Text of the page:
Tuesday, May 7, 2013
Tuesday, April 30, 2013
Getting to know employees on a personal level allows for a more relaxed work relationship between employee and supervisor. It lets your employees know that you are there for them to help them succeed in their daily work life, and it also grows trust levels within your work environment.Exercise:
In this exercise, you will stop by the offices of two or three employees at least once a week in an effort to get to know each one a little better. On the day you have selected for this exercise, allow employees time to get to their office and settle in that morning. Approximately one hour after employees’ arrivals, leave your office and, while in-route to selected employees’ offices, greet each person you meet with a simple “good morning” and a smile. Once you have reached the selected office, knock on the employee’s door and ask this first question with a natural smile: "Am I interrupting anything right now? If I am, I can stop back by later." If the employee is in the middle of a task, simply state: "Oh, it’s nothing that can’t wait until later. I was just stopping by to check in to see how everything is going. Hope you have a great day, and I’ll see you later." Then, proceed to next office. If employee is free to speak for a few moments, step into the office making sure to leave the door open. Ask these three questions leaving time for employee’s answers to each question before proceeding. 1. How is your week going so far? 2. Do you have any concerns about your current project/assignment/etc? 3. Do you have any exciting plans for the weekend? OR, Did you have a nice weekend? Spend approximately ten minutes in each of the selected offices. On your way back to your own office, offer a friendly greeting to all you pass spreading and increasing office morale. Once back in your office, take approximately 5 minutes to answer the three evaluation questions associated with this exercise.Evaluation:
What effect do you think this exercise had on your employees? What impact would the weekly repetition of this exercise have on employees as a whole? Do you think that this exercise was beneficial to you as a supervisor? Why or why not?
Friday, April 26, 2013
Monday, April 22, 2013
Friday, March 22, 2013
Friday, February 8, 2013
The restrictions on paying for psychological harm and emotional stress associated with critical incidents injuries has re-awakened in the aftermath of the Newton, Connecticut child mass shooting episode. The rationale driving the legislative reviews and arguing for paying workers for psychological harm is the 20 first-responders who have still not made it back to work because of posttraumatic stress or emotional harm. And other states are reviewing their workers' comp laws as well.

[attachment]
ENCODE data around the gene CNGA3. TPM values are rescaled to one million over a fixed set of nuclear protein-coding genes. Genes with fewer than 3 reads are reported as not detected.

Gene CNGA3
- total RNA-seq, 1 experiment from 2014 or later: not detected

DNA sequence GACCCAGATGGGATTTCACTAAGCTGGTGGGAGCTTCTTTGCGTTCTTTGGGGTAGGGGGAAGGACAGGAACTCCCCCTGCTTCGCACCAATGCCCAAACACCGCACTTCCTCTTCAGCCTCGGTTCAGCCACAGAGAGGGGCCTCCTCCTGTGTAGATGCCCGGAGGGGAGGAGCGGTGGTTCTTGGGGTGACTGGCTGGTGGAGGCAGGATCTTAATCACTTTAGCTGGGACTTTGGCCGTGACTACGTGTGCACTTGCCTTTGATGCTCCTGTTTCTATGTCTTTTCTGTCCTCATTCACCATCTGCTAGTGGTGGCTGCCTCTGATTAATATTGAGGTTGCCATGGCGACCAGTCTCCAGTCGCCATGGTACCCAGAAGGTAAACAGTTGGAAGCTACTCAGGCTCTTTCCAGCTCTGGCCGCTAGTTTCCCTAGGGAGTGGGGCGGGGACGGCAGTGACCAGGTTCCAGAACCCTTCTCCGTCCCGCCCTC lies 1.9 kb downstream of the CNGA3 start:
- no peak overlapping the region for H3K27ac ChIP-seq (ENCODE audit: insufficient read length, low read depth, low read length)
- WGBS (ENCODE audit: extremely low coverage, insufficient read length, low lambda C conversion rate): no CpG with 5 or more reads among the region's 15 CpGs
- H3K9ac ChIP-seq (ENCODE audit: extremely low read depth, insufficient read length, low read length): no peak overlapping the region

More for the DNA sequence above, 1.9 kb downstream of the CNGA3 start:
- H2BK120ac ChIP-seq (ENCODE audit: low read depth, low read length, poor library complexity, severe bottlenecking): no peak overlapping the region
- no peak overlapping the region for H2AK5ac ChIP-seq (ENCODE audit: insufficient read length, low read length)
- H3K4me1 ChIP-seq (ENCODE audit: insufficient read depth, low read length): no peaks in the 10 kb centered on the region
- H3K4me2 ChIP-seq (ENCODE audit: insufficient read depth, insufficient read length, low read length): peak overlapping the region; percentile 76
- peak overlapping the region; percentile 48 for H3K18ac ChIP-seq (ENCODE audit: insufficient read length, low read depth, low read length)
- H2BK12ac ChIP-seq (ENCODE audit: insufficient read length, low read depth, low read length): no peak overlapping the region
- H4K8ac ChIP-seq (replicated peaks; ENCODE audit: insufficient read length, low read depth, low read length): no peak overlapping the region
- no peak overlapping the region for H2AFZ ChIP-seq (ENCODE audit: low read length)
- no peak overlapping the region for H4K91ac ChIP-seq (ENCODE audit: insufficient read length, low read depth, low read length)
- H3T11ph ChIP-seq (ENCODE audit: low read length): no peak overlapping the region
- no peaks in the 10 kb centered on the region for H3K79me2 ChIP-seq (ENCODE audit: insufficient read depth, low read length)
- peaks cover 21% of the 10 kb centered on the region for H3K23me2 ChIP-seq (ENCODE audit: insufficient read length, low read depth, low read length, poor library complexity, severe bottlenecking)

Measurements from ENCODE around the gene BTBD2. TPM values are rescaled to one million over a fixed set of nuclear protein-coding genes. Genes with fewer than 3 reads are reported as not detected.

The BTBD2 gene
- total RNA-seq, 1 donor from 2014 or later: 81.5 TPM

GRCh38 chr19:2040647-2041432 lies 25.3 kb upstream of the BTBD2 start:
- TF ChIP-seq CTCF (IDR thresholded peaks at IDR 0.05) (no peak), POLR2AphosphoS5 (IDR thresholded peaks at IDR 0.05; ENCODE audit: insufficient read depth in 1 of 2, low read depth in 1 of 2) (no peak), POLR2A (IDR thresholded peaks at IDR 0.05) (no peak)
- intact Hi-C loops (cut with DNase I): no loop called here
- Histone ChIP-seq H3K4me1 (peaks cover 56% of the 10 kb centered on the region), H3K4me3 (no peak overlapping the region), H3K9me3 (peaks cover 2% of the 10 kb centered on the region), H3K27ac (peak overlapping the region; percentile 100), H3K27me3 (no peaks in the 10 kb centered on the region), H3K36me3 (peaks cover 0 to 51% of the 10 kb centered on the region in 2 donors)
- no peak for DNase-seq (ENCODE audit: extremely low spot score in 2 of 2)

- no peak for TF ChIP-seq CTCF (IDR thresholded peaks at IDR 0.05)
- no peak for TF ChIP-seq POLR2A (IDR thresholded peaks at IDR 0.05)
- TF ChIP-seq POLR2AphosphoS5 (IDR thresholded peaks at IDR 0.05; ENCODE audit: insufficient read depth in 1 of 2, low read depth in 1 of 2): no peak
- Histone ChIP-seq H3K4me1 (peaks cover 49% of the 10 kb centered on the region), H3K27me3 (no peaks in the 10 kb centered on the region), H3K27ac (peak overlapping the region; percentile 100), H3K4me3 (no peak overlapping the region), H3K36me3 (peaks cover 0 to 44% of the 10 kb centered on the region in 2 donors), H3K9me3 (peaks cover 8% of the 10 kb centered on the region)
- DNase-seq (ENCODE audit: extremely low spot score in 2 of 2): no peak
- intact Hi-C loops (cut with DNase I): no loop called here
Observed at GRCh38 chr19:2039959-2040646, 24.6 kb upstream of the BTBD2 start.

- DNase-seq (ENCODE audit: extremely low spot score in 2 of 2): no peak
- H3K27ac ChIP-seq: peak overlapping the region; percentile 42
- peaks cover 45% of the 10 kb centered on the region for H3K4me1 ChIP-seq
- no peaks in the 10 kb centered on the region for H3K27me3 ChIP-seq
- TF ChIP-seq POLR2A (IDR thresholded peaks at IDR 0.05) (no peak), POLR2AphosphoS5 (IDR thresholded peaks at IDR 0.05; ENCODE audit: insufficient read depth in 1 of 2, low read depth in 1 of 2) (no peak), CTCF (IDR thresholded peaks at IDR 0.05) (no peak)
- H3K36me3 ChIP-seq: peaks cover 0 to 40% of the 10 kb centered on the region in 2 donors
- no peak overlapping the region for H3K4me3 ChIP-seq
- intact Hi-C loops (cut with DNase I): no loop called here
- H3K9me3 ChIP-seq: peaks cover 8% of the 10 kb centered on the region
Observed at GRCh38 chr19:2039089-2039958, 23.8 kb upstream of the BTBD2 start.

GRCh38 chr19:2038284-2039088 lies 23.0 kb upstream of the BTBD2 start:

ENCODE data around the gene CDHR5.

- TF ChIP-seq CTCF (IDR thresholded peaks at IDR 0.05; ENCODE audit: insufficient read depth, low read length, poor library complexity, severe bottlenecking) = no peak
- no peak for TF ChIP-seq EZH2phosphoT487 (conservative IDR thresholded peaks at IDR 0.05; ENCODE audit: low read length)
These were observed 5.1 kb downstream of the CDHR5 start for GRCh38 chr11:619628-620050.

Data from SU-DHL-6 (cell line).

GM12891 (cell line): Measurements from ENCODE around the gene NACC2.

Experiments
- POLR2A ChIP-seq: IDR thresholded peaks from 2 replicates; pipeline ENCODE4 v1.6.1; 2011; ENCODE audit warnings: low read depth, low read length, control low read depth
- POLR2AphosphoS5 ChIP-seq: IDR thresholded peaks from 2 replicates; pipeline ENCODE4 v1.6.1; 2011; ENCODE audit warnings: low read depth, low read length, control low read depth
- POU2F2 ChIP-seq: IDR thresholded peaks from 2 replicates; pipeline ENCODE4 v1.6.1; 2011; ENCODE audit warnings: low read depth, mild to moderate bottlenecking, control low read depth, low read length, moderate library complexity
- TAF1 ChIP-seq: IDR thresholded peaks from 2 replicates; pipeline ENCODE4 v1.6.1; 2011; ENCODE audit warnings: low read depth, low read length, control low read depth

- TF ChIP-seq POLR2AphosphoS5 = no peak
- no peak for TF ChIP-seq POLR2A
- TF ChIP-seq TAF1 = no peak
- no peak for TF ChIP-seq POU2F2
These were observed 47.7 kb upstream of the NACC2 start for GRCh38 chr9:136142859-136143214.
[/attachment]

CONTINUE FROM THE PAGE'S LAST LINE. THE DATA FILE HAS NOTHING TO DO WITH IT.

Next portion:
I don't see the discussion in the mainstream media about the value of EAPs, but you and I both know that EAP involvement can mitigate traumatic stress and lead to possibly less impact on first responders and therefore help to avoid Workers' Compensation payouts or at least reduce or minimize them.
This saves companies money. EAPA, now is your time to get to the New York Times and offer an interview or send a press lease enmass to respectable news outlets.
How many of these first responders are alcoholic or drug addicted persons in or out of former recovery? An EAP referral would find out. Isn't it possible that addictive relapse is involved in some of these cases? Who is going to assess that? There are a whole host of issues here to discuss as well. What is the role of the family members of first responders since this incident? How are they helping or hurting the goal of getting these employees back to work. Is it really necessary to head immediately to the legislative office to start sending these employees a paycheck? Perhaps, but what about a half-way stop with solid EAP promotion and involvement in these cases. I do not pretend to know how what is taking place in Newton with EAPs and those workers. However, I do know nationwide that many first responders do not access decent EAPs, and that loss of EAP access is growing since 1985. And with it opportunities to reduce workers' compensation costs are also being thrown out with the bath water.
We know EAPs can save money, but we also know they have been run over by a Mack Truck in the past 20 years and replaced almost universally with diminished service models that everyone knows will not penetrate and proactively pursue reaching these at-risk workers. Other employees nationwide face the same circumstances. Want to save money? Don't fix what ain't broke. Stop the hand-wringing--EAPs are right in front of you.
Tuesday, January 22, 2013
Here’s What Counts for EAP Survival . . .
Every EAP failed in their communication goal to achieve a close, unbreakable and emotional bond with the key corporate decision maker.
High utilization and employee satisfaction isn’t all that counts. Sure, it’s vital, but it is not the ultimate, critical link.
The critical link is what top management thinks and feels about you. What will management do when it is budget crunch time? Will they listen to the finance guy or benefits consultant? Or will the key decider—the big cheese say, “no way, I love this EAP. We ain’t changing it.”
I will discuss strategies shortly that examine the three-legged stool of employee assistance program survivability. They include education, training, and oureach. 2) High utilization and workforce problem penetration, and 3) bullet-proof relationships with top management decision makers.
Here's a new service to help you reach more employees and family members in 90 days than your program has possibly reached in nine years http://www.ppt2web.net
Write me an let me know what you think.